Cinquième As

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Cinquième As
Cinquième As Cover.jpg
Studio album by MC Solaar
Released 2001
Recorded 2001
Genre Rap
Length 65:22
Label Wea International
Elektra
Producer Eric K-Roz and Alain J of The Black Rose Corporation
DJ Sample
DJ Mac
DJ Pep
MC Solaar chronology
MC Solaar
(1998)
Cinquième As
(2001)
Mach 6
(2003)
Professional ratings
Review scores
Source Rating
Allmusic 2/5 stars[1]

Cinquième As was the fifth studio album by MC Solaar released in 2001. It is slightly different from his previous works because of a stronger emphasis on a string background.[2] The album gained exposure in the United States after "La Belle et le Bad Boy" was played on an episode of Sex and the City. Musically, the album features more R&B themes featuring a layering of a female voice on a few tracks, and it is especially notable and true to the MC Solaar character which is strong emotion expressed in the delivery and lyrics.[3] The album pays tribute to where he grew up, Senegal. He uses the album to condemn the role of the World Bank in developing nations. This is most apparent on the track "Les Colonies," where the lyrics state, "Dans cette ère de négoce où ne vivent que les big boss/ Rentabilité - instabilité - imbécillité/ N'ont fait qu'augmenter les taux de mortalité," meaning, "In this era of trade where only the big bosses live/ Profitability - instability - imbecility/ Have done nothing but increase rates of mortality," referring to policies of the International Monetary Fund and World Bank.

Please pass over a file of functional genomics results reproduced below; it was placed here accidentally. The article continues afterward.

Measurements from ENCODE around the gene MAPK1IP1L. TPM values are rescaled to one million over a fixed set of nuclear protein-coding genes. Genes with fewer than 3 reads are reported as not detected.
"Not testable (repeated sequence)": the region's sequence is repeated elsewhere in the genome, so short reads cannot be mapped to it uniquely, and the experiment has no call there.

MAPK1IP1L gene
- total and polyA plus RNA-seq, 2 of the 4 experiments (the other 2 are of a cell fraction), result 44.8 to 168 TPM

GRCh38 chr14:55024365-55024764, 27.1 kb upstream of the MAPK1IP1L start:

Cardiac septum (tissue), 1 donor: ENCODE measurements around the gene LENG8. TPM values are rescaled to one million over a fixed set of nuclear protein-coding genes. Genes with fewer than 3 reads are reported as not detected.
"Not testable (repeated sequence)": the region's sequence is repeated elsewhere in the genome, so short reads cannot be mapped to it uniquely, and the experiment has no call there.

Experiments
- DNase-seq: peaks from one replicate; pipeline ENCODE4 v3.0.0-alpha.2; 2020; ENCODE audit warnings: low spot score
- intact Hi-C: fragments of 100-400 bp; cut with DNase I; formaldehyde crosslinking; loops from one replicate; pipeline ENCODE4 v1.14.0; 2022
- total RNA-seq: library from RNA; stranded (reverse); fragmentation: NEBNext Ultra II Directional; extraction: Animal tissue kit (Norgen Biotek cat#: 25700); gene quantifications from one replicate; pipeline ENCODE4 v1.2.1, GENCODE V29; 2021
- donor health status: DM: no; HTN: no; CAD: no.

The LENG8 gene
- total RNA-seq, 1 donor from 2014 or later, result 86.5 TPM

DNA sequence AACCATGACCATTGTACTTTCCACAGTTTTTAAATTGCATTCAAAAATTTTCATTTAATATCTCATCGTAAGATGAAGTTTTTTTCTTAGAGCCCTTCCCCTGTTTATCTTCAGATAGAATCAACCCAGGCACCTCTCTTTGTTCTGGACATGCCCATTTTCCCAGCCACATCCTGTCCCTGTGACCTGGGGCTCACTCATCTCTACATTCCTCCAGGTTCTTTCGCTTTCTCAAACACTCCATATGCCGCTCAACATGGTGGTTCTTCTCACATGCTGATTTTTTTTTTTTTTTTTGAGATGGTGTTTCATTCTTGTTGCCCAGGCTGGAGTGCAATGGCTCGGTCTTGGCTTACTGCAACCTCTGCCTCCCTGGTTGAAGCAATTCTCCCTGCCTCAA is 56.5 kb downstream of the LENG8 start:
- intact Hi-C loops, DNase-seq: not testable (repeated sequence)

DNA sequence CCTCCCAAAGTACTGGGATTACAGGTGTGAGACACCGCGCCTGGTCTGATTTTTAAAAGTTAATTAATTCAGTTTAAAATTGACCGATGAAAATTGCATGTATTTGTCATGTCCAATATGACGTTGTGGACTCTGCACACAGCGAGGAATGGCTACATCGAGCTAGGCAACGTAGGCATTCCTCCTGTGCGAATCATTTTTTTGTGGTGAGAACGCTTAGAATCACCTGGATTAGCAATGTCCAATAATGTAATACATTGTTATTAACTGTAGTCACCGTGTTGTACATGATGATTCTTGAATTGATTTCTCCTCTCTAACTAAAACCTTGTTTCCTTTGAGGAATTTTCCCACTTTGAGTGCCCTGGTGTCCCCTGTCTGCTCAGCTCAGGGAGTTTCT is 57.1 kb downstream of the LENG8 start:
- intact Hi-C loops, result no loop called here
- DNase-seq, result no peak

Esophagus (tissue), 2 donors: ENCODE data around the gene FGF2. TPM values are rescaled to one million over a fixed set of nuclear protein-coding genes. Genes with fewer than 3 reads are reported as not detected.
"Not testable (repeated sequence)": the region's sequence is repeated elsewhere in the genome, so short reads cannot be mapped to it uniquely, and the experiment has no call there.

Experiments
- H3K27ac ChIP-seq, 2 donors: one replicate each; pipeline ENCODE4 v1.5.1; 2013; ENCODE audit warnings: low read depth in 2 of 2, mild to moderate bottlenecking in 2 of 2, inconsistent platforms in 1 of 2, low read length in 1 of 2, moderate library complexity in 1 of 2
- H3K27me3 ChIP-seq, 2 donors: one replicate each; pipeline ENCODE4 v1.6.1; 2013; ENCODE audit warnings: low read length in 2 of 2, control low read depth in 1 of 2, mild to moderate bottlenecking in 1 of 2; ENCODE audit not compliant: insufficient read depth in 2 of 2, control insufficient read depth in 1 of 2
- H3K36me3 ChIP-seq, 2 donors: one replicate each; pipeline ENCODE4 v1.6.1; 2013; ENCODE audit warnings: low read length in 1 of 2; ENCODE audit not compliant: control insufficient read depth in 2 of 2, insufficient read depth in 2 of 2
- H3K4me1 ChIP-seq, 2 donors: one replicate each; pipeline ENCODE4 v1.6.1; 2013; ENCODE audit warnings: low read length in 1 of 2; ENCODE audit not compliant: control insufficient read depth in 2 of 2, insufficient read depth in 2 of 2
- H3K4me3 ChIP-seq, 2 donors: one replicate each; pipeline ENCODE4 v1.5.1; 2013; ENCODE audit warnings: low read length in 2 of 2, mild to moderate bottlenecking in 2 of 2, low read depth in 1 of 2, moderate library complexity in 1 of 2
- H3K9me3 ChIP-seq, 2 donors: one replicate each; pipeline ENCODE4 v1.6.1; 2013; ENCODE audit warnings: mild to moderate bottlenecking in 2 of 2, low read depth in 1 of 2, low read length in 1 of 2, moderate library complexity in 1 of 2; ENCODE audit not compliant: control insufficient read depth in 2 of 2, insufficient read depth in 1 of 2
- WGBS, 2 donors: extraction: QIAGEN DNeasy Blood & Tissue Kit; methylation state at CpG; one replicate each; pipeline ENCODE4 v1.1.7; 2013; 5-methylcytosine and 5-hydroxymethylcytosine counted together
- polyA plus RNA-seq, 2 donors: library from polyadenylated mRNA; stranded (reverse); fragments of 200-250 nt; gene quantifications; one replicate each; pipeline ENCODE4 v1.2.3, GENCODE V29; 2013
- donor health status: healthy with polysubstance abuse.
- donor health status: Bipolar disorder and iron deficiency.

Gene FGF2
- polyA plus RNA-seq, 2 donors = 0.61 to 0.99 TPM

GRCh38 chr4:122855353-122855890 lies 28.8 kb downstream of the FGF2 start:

MC Solaar also discusses the condition of African immigrants in France. He himself migrated with his family to the banlieues of Paris as a teenager, and he talks about this experience in the song "Leve-toi et rap". MC Solaar's message is seen throughout the lyrics and the visual design of the album. The album cover is a picture of a group of men, including the artist himself, all naked from the waist up, as if trying to convey an image of slaves about to embark on a slave ship. However, upon taking a closer look, it appears that the men are African wrestlers. The theme of wrestling and fighters pays homage to the African presence in France.[4]

Track listing[edit]

  1. Introdiction – 1:53
  2. "Solaar Pleure" – 4:57
  3. "Lève-Toi et Rap" – 3:29
  4. "Les Colonies" – 4:01
  5. "Hasta la vista mi amor!" (intro) – 0:15
  6. "Hasta la vista mi amor!" – 3:23 -Produced by Kurser/ Fabrice
  7. "La Belle et le Bad Boy" – 3:12 -Produced by Kurser/ Fabrice
  8. "La La La, La" – 3:51 -Produced by Kurser/ Fabrice
  9. "Arkansas" – 1:39
  10. "Baby Love" – 4:07
  11. "Dégâts collatéraux" – 4:00 -Produced by Kurser/ Fabrice
  12. "RMI" – 4:19
  13. "C'est ça que les gens veulent" (feat. 9respect) – 4:05
  14. "L'aigle ne chasse pas les mouches" – 3:12 -co-Produced by Kurser/ Fabrice
  15. "Hiphopaloorap" (feat. Don Xeré Delavega) – 1:45
  16. "Le Cinquième As" – 3:48 -Produced by Kurser/ Fabrice
  17. "Playmate" – 3:02
  18. "L'homme qui voulait 3 milliards" (feat. Bambi Cruz) – 3:03
  19. "Si je meurs ce soir" (feat. Black Jack) – 3:59
  20. "Samedi Soir" (hidden track) – 2:21

External links[edit]

References[edit]

  1. ^ Allmusic review
  2. ^ Album Review
  3. ^ French rapper's new CD a bit mainstream - Features
  4. ^ Helenon, Veronique. “Africa on Their Mind: Rap, Blackness, and Citizenship in France.” In The Vinyl Ain’t Final: Hip Hop and the Globalization of Black Popular Culture, ed. by Dipannita Basu and Sidney J. Lemelle, 151-66. London; Ann Arbor, MI: Pluto Pres